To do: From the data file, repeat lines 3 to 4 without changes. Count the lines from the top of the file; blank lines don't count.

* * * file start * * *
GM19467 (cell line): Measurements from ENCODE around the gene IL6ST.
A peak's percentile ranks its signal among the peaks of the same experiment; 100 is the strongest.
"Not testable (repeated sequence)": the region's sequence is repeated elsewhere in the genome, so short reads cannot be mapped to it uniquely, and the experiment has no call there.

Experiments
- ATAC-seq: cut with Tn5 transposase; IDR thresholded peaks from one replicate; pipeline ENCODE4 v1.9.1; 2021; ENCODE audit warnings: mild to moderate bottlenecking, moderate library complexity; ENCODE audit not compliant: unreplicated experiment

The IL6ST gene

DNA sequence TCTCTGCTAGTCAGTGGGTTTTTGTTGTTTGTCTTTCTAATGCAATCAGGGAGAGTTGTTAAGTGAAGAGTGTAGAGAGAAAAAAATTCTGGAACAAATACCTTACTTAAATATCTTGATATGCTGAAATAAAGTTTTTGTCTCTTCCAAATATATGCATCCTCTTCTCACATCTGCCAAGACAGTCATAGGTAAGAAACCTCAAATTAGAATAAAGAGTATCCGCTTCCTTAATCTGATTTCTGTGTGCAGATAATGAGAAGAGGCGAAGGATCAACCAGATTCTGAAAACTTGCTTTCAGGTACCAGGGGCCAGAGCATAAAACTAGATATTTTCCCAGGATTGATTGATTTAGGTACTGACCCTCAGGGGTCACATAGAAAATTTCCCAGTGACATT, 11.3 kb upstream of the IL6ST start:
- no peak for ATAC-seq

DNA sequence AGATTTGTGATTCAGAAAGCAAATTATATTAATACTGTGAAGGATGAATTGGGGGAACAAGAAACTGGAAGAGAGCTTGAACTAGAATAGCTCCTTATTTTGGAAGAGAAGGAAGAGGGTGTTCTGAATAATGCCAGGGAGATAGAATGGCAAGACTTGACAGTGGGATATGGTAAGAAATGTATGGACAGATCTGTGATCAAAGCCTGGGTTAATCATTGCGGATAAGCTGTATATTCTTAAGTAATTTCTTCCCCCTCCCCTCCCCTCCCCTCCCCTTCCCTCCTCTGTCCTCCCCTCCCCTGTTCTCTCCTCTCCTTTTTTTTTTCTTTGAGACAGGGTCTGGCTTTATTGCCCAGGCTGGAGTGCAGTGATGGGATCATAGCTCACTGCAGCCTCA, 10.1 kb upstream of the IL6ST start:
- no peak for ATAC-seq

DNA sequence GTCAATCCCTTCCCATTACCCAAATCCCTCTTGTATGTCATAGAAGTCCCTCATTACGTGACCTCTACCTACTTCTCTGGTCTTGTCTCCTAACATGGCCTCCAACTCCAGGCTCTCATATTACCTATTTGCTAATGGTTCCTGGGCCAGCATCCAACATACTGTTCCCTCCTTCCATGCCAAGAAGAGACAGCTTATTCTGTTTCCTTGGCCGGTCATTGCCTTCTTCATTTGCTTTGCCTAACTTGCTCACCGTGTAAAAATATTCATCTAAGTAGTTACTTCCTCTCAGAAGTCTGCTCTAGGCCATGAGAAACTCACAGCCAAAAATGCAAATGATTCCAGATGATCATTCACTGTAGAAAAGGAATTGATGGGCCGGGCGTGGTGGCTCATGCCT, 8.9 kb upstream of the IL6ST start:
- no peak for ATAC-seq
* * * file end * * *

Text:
"Not testable (repeated sequence)": the region's sequence is repeated elsewhere in the genome, so short reads cannot be mapped to it uniquely, and the experiment has no call there.

Experiments